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Six weeks is not a magic number for getting back to sex! 

Your postpartum checkup is at six weeks postpartum because at this point, wounds or surgical repairs should be healed and the uterus should have returned to its pre-pregnancy size. You are normal if you are not feeling ready to engage in physical intimacy at this time. If and when you participate in sexual intimacy is your choice. It can happen gradually, at your pace! 

postpartum sex 6 weeks Communication and partnership during postpartum sex

Communication and consent are key in any sexual experience. This is even more important when navigating postpartum sex. It is normal to feel major shifts in your body image, desire, and your relationship with your partner. Your partner is also undergoing a major life transition, including their relationship to sexuality! We encourage you to communicate openly and be patient with yourself and your partner. Many find professional guidance (individually or as a couple) to be helpful in navigating this experience.

Have fun and feel good during postpartum sex

Too many people, “sex” means “vaginal intercourse.” If you’re not ready to try it, or it causes discomfort, you can still have sex! We lose out on all the other ways to experience sex when we focus on just one act of physical intimacy. Sampling the rest of the “menu” can be a great way to connect with your partner and your own body. You can use self-touch (masturbation) and/or involve your partner. Consider external sexual touch, oral sex, toys, and any other experiences that feel good. 

We also hear from many new parents that even their non-sexual touch with their partner tends to drop off. Keep your connection strong through hugs, hand-holding, and non-sexual cuddling. 

postpartum sex Choose a lubricant

Even if you have never regularly used a lubricant, we strongly recommend that you plan to use one when returning to sex postpartum. 

Water-based: Most common and affordable, safe with all contraceptive methods. Most likely to contain preservatives and irritants – avoid “fun extra features,” KY, and Astroglide. Choose glycerin-free and preservative-free if possible.

Silicone-based: Good for those with recurrent yeast infections. Lasts longest, works in the shower or bath. Not compatible with silicone toys.

Oil-based: Coconut oil is the most common choice. Can be 100% organic, and hydrates tissues over time. Not compatible with condoms or other barriers made from latex or polyisoprene.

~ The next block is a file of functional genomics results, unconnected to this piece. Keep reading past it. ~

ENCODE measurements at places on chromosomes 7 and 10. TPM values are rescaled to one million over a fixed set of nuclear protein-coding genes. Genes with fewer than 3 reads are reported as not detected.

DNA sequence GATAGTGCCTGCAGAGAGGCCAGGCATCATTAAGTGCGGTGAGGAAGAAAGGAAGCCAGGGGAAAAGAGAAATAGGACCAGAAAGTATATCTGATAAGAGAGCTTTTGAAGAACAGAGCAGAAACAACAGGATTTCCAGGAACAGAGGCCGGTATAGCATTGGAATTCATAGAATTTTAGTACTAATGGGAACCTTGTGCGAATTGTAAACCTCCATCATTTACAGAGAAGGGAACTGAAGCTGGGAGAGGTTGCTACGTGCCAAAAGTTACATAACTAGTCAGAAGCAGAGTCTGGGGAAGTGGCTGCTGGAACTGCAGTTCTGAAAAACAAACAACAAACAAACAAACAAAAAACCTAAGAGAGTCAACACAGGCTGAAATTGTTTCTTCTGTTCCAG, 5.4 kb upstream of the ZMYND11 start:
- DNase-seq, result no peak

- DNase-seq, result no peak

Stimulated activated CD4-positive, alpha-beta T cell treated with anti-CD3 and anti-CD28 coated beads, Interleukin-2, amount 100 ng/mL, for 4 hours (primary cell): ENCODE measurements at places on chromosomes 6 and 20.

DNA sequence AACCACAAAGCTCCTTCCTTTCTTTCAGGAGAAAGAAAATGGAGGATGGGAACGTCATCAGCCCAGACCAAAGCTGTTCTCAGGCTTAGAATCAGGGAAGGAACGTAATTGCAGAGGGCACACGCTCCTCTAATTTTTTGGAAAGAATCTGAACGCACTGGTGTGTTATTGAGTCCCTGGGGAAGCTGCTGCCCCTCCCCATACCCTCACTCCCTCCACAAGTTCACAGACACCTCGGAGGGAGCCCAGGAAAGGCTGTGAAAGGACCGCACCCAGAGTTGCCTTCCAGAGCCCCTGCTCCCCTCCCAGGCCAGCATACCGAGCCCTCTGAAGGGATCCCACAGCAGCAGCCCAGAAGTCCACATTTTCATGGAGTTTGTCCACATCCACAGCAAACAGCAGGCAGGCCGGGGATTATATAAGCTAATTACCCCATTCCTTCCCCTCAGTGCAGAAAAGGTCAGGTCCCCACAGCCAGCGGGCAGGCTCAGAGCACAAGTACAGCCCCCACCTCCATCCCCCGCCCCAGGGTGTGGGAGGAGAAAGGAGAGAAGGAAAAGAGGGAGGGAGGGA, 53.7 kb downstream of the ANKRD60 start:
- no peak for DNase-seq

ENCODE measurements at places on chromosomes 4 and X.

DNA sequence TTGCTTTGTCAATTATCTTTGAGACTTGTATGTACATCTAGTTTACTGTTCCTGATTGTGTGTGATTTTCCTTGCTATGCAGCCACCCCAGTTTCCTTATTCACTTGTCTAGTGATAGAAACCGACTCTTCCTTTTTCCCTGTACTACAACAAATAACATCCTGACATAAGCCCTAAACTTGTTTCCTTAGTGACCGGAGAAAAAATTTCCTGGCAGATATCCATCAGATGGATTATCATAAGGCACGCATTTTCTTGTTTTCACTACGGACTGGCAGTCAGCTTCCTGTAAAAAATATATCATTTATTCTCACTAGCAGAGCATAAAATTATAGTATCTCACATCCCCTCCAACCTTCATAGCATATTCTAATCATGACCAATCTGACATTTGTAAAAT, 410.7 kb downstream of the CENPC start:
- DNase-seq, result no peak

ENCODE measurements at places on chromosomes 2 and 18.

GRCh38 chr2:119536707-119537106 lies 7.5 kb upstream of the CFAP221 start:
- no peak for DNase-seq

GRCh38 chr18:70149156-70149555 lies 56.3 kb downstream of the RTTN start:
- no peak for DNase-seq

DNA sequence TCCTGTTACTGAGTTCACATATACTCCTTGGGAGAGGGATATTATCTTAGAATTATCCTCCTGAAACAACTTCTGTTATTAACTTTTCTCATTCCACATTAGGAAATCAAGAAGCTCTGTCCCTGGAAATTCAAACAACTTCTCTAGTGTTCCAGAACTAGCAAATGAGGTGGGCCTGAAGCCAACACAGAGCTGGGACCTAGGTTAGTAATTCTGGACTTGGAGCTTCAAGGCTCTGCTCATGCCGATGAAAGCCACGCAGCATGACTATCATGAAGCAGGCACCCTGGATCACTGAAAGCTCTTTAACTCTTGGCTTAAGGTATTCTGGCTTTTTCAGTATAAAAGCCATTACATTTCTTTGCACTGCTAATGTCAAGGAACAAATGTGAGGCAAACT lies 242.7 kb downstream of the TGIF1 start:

Lactation (producing breast milk) lowers the estrogen level in your body. This change reduces vaginal lubrication and increases sensitivity to friction. You will return back to your normal after you’ve fully weaned. Often, a lubricant isn’t enough to reduce burning/stinging with intercourse. Sometimes, people feel sensitive even with urination and some kinds of underwear. If this is the case, a topical estrogen cream can be extremely helpful! Discuss this with your obstetrics care provider if you’re interested.

Arousal is important for postpartum sex 

Sexual arousal triggers changes that make sex more comfortable for female anatomy! When aroused, the body increases vaginal lubrication and increases the length and size of the vaginal canal. Even if your goal is vaginal penetration, foreplay and other forms of sexual intimacy are important to make it more comfortable when you get there!

When postpartum sex hurts

Pain when returning to penetrative intercourse is common and normal. It is common for pain to still be present even when all injuries have fully healed. Those who had more significant perineal tears or emergency cesarean deliveries are at highest risk, but anyone can experience it. If have pain with postpartum sex, and a lubricant does not solve the problem, we recommend seeking guidance.

A pelvic physical therapist is the expert in treating these symptoms! Pain with postpartum sex can be caused by many factors, so your treatment plan should be individual to your needs. 

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